Title: Chopin in the Moonlight, Drenched in History Yet Fresh in the West
Author: Alastair Macaulay
Date: April 07 2008
Publisher: The New York Times
"Chopiniana", which opened the Kirov's recent quadruple bill at City Center of ballets by Michel Fokine, is 100 years old this year. This is the plotless, Romantic dream-world, poet-muse ballet that used to be known - very well known - in the West as "Les Sylphides", the title Diaghilev gave it in 1909 when he also gave it a different overture and a new décor, by Alexandre Benois. It was said to be Diaghilev's favorite ballet, and for decades it was the epitome of what many dancegoers wanted from ballet: atmosphere, romanticism, poetry.
It has become, however, a rarity among Western companies. Though I can remember seeing three British companies and two pickup troupes perform it in London in 1977-78, the only Western company I have seen dance it since 1980 is American Ballet Theater. You can understand why some people aren't interested in it; all those posey sylphs and that one equally posey poet can easily look like everything that gives ballet a bad name.
Though these Kirov performances weren't ideal, they were in basic respects exemplary: no soppiness, just focused evocation of the changing moods of this moonlit nocturne. "Chopiniana," by far the richest of Fokine's pure-dance compositions, is brimming with history. He had been inspired by an all-Chopin recital given by Isadora Duncan on her 1904-5 visit to St. Petersburg, including some of the same music here; you can still feel her rapturous way of carrying gestures around the stage and her way of turning simple runs, walks and poses into images of inspiration.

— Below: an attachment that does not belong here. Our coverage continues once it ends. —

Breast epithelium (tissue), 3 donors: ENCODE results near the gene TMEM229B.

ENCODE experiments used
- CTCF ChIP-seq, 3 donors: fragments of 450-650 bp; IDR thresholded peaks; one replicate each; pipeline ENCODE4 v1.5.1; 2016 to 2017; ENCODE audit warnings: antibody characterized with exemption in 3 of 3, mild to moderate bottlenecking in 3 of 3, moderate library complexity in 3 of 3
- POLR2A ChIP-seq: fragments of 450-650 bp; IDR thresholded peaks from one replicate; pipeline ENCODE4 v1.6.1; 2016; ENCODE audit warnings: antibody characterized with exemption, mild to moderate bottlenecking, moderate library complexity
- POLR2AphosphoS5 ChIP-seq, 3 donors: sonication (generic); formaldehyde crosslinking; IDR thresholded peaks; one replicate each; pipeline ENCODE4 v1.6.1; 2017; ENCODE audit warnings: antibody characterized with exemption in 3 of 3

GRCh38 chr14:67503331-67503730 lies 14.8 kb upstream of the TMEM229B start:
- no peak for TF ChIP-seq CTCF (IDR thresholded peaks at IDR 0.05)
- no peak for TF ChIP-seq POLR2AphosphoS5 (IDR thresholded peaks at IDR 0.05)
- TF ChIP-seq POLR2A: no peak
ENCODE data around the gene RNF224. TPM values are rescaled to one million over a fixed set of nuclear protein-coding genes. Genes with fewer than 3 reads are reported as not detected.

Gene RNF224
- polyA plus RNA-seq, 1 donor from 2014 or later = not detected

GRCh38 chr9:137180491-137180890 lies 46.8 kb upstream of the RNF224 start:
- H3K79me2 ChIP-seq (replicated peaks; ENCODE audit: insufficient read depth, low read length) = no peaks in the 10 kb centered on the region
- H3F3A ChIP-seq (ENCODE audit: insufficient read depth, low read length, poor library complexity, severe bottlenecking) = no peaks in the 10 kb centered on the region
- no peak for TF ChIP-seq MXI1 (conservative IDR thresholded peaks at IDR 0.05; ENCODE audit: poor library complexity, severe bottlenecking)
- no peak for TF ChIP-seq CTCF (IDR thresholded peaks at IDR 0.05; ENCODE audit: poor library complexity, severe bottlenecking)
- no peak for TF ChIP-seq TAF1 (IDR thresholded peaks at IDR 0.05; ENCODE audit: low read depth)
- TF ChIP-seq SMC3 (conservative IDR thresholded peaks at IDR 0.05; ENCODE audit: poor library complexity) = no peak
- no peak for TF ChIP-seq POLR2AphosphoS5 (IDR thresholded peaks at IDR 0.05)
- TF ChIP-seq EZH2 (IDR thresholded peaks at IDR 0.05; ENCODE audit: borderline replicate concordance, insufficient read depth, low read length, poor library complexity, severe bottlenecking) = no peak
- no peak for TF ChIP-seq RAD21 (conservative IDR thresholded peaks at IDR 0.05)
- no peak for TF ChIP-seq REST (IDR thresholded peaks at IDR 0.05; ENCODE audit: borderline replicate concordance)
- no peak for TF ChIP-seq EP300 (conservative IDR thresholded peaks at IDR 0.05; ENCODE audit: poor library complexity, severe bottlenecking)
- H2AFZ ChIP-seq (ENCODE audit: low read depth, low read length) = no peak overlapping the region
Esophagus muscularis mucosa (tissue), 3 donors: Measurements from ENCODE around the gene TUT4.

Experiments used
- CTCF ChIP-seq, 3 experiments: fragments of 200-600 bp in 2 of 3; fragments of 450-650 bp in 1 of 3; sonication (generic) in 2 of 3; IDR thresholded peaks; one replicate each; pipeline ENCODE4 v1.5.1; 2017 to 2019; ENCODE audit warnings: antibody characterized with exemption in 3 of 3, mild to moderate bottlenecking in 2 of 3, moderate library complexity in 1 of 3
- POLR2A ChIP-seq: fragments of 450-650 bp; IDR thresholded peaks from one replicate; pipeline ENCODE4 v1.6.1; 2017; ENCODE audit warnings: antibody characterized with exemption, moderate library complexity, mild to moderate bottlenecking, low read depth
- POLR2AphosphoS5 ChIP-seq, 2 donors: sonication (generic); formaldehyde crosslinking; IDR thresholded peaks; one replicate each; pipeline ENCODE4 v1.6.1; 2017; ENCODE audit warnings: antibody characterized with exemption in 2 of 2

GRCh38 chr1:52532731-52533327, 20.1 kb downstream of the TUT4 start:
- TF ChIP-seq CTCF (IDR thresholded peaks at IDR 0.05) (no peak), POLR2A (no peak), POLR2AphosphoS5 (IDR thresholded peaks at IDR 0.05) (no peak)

Rebuking the virtuoso excess of late 19th-century ballet, Fokine also invoked Romantic ballets of Chopin's era, like "La Sylphide" and "Giselle," in which all technical display was subsumed in dramatic expression. He was also responding to Glazunov's orchestrations of Chopin items, to many of the less virtuoso structural features of Marius Petipa's choreography and to the compositional precedent of Lev Ivanov's 1895 setting for Act IV of "Swan Lake," notably its "Un poco di Chopin" episode. In that (as in "Chopiniana") a female ensemble frames but constantly responds to the dances for heroine, hero and two female soloists.
"Chopiniana" in turn became the archetype of a whole 20th-century genre of ballet in which the prime subject was the music. Without its kaleidoscope of moods, the Chopin ballets of Jerome Robbins would probably have never happened; his "Dances at a Gathering" is its radical update. Balanchine's "Serenade" and "Emeralds" are especially indebted to its Romantic groupings.
One of the choreographic fascinations of "Chopiniana" is that use of the corps de ballet. In the opening and closing sections the members of the corps are almost always dancing, using both upper and lower body in orchestral support even when they're lined up by the wings. During most of the central episodes they mainly hold one picturesque tableau after another, but the way those tableaus melt into one another (sometimes it happens the very moment a soloist enters; sometimes it reflects a change of tone in the center-stage dance) is part of the poem.